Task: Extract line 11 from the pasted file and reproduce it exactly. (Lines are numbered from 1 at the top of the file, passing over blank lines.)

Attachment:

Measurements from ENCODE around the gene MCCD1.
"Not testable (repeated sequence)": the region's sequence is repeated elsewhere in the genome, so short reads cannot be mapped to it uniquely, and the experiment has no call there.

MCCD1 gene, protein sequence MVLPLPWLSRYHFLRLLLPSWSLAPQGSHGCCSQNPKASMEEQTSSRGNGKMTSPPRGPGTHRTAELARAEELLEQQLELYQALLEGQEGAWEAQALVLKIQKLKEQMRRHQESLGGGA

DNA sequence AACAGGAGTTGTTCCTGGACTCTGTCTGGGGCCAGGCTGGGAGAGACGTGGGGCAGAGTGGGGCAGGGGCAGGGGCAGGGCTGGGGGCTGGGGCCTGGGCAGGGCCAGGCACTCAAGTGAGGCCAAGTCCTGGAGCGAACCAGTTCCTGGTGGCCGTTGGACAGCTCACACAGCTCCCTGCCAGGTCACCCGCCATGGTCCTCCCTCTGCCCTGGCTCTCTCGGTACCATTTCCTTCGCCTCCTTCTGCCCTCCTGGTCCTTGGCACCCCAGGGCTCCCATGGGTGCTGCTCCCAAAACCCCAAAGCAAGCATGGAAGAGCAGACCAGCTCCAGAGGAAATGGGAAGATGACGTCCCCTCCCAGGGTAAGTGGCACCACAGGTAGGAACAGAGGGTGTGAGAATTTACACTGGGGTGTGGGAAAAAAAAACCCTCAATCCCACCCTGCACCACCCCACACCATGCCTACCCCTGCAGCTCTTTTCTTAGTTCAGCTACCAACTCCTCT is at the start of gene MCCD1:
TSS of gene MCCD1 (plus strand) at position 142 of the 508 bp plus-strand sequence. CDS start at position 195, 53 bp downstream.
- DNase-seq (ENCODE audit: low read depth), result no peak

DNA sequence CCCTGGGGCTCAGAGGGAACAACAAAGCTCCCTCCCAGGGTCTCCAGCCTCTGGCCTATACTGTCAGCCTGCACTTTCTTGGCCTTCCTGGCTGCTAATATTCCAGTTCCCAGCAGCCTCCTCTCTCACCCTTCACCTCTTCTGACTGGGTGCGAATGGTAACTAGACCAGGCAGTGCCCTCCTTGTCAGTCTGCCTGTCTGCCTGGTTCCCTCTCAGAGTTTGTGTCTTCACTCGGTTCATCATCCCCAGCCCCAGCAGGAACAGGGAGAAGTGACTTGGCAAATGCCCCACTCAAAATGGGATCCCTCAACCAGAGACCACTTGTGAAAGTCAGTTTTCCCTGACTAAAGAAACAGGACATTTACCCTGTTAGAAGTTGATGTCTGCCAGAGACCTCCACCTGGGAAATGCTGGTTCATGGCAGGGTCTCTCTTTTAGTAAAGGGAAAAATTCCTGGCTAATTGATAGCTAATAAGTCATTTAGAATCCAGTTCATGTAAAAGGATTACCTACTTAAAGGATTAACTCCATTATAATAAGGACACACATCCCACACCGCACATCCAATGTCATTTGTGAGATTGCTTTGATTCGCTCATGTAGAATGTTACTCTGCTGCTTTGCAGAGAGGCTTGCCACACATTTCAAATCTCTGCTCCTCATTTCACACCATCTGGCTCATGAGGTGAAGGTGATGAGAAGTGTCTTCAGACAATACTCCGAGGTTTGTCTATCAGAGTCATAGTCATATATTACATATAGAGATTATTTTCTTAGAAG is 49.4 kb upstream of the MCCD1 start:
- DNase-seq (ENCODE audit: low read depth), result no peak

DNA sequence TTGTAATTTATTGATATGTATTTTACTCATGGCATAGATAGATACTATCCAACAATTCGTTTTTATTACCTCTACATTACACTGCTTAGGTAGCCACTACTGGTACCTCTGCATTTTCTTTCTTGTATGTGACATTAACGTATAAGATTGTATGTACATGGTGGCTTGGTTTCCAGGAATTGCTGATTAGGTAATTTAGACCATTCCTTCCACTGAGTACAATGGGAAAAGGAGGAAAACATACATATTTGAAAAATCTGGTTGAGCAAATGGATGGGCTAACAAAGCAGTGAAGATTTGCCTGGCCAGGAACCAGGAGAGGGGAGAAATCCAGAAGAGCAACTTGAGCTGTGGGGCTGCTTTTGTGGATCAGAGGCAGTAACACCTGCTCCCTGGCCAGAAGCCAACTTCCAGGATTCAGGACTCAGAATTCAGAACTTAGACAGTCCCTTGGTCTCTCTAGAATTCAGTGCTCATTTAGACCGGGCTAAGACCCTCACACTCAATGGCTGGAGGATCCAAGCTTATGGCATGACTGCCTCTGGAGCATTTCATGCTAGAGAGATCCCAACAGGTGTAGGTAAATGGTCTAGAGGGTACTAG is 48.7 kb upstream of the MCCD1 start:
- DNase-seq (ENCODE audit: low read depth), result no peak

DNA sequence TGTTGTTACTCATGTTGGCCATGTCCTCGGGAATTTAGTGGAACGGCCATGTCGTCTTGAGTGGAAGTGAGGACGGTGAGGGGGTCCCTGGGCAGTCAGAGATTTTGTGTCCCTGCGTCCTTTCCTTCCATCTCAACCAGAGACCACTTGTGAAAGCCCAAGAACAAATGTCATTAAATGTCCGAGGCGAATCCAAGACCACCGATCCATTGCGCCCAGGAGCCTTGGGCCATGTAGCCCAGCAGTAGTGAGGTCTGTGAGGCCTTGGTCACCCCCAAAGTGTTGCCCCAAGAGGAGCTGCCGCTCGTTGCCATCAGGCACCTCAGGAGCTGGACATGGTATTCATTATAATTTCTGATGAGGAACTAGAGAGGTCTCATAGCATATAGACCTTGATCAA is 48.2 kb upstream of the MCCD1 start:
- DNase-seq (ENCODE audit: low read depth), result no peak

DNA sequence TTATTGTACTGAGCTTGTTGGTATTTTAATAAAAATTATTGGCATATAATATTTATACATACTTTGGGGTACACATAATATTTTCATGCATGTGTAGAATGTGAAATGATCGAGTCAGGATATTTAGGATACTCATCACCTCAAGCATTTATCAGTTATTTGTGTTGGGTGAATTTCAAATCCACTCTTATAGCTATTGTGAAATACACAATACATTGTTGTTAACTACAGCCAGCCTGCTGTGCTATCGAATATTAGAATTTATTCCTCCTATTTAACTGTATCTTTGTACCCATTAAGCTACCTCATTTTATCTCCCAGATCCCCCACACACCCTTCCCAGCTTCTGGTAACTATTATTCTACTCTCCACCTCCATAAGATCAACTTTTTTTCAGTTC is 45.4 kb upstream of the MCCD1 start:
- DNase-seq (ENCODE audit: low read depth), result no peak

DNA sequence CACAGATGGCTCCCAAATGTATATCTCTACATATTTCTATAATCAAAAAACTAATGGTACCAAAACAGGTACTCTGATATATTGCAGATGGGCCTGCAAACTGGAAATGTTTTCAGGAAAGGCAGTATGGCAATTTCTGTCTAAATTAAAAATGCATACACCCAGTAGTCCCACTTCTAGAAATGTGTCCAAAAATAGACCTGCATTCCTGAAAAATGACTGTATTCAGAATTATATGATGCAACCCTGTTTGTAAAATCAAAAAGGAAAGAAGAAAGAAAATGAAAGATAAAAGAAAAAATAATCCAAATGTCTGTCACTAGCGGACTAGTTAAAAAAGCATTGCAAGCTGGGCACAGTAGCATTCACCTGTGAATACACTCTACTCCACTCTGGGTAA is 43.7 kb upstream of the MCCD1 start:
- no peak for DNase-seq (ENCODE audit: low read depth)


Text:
DNA sequence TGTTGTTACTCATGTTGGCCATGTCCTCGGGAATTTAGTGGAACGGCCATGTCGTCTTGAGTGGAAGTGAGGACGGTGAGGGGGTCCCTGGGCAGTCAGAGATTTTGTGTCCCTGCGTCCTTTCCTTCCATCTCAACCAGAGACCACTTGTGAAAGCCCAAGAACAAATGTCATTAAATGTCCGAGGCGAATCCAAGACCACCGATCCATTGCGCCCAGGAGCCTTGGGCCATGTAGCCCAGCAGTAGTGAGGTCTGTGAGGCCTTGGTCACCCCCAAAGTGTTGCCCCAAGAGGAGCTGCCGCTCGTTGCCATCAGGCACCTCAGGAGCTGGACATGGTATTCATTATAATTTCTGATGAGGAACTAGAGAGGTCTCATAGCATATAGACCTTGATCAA is 48.2 kb upstream of the MCCD1 start: